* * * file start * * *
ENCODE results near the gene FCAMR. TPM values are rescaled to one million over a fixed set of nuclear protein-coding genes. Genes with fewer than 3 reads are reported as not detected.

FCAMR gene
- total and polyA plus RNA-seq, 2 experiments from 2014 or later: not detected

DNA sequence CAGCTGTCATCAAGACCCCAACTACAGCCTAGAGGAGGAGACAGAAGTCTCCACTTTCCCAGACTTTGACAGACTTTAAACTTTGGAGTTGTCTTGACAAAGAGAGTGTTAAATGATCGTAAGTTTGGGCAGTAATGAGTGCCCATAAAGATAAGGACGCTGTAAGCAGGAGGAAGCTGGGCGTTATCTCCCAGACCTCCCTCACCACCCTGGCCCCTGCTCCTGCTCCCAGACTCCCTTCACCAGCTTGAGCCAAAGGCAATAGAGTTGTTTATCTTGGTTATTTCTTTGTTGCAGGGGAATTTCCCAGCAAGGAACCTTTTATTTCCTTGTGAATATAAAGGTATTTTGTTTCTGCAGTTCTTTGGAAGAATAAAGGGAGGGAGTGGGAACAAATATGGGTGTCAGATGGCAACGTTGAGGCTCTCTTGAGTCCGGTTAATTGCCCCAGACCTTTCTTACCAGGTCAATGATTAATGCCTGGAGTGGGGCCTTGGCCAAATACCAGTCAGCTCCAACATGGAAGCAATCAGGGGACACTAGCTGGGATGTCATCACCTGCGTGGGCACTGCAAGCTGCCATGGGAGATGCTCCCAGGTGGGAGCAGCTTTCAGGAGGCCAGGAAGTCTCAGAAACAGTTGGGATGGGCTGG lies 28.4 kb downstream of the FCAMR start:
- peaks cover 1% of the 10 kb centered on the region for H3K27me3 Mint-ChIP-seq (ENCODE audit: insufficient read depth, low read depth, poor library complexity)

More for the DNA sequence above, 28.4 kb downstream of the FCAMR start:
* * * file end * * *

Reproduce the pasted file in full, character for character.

ENCODE results near the gene FCAMR. TPM values are rescaled to one million over a fixed set of nuclear protein-coding genes. Genes with fewer than 3 reads are reported as not detected.

FCAMR gene
- total and polyA plus RNA-seq, 2 experiments from 2014 or later: not detected

DNA sequence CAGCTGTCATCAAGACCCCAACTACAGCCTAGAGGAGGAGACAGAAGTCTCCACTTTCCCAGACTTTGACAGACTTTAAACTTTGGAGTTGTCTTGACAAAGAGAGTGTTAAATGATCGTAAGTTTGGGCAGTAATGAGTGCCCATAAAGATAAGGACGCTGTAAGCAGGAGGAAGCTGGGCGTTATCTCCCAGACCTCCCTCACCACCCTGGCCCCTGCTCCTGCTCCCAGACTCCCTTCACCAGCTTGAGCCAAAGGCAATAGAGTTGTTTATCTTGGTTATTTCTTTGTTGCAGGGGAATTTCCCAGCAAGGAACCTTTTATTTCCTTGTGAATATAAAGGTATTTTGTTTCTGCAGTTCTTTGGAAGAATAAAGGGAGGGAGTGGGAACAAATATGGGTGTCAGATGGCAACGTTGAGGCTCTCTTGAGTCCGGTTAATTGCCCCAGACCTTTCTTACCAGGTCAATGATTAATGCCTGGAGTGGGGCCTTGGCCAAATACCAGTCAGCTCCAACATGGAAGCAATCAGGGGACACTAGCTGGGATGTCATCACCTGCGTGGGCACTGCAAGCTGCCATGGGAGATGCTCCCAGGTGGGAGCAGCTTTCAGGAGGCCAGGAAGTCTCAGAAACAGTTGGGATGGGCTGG lies 28.4 kb downstream of the FCAMR start:
- peaks cover 1% of the 10 kb centered on the region for H3K27me3 Mint-ChIP-seq (ENCODE audit: insufficient read depth, low read depth, poor library complexity)

More for the DNA sequence above, 28.4 kb downstream of the FCAMR start: